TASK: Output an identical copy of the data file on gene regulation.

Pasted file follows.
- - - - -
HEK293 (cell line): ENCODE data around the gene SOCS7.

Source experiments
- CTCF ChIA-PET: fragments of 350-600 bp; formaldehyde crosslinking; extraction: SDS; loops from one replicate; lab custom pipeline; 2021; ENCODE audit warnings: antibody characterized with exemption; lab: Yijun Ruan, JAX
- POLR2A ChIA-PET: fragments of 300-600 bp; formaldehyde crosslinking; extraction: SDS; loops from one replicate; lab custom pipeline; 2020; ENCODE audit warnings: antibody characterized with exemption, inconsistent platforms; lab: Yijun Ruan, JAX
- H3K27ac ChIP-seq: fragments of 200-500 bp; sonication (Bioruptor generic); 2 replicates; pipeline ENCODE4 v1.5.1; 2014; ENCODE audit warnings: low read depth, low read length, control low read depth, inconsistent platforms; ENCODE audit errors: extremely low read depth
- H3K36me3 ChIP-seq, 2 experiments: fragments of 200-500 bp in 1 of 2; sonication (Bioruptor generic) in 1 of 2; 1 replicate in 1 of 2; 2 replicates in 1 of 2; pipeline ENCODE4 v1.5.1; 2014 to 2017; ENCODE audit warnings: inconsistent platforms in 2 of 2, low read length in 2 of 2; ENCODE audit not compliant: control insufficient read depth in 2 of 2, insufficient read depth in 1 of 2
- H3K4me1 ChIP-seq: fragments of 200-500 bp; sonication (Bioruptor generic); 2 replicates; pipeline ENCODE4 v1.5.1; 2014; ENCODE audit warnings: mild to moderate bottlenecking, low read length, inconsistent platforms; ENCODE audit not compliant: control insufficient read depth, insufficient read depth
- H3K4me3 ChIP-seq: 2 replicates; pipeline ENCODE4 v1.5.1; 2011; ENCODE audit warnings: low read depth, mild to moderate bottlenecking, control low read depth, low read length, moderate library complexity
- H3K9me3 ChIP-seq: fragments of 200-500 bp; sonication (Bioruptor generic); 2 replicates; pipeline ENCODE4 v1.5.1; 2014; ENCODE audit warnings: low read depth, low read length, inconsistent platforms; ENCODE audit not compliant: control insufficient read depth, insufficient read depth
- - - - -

HEK293 (cell line): ENCODE data around the gene SOCS7.

Source experiments
- CTCF ChIA-PET: fragments of 350-600 bp; formaldehyde crosslinking; extraction: SDS; loops from one replicate; lab custom pipeline; 2021; ENCODE audit warnings: antibody characterized with exemption; lab: Yijun Ruan, JAX
- POLR2A ChIA-PET: fragments of 300-600 bp; formaldehyde crosslinking; extraction: SDS; loops from one replicate; lab custom pipeline; 2020; ENCODE audit warnings: antibody characterized with exemption, inconsistent platforms; lab: Yijun Ruan, JAX
- H3K27ac ChIP-seq: fragments of 200-500 bp; sonication (Bioruptor generic); 2 replicates; pipeline ENCODE4 v1.5.1; 2014; ENCODE audit warnings: low read depth, low read length, control low read depth, inconsistent platforms; ENCODE audit errors: extremely low read depth
- H3K36me3 ChIP-seq, 2 experiments: fragments of 200-500 bp in 1 of 2; sonication (Bioruptor generic) in 1 of 2; 1 replicate in 1 of 2; 2 replicates in 1 of 2; pipeline ENCODE4 v1.5.1; 2014 to 2017; ENCODE audit warnings: inconsistent platforms in 2 of 2, low read length in 2 of 2; ENCODE audit not compliant: control insufficient read depth in 2 of 2, insufficient read depth in 1 of 2
- H3K4me1 ChIP-seq: fragments of 200-500 bp; sonication (Bioruptor generic); 2 replicates; pipeline ENCODE4 v1.5.1; 2014; ENCODE audit warnings: mild to moderate bottlenecking, low read length, inconsistent platforms; ENCODE audit not compliant: control insufficient read depth, insufficient read depth
- H3K4me3 ChIP-seq: 2 replicates; pipeline ENCODE4 v1.5.1; 2011; ENCODE audit warnings: low read depth, mild to moderate bottlenecking, control low read depth, low read length, moderate library complexity
- H3K9me3 ChIP-seq: fragments of 200-500 bp; sonication (Bioruptor generic); 2 replicates; pipeline ENCODE4 v1.5.1; 2014; ENCODE audit warnings: low read depth, low read length, inconsistent platforms; ENCODE audit not compliant: control insufficient read depth, insufficient read depth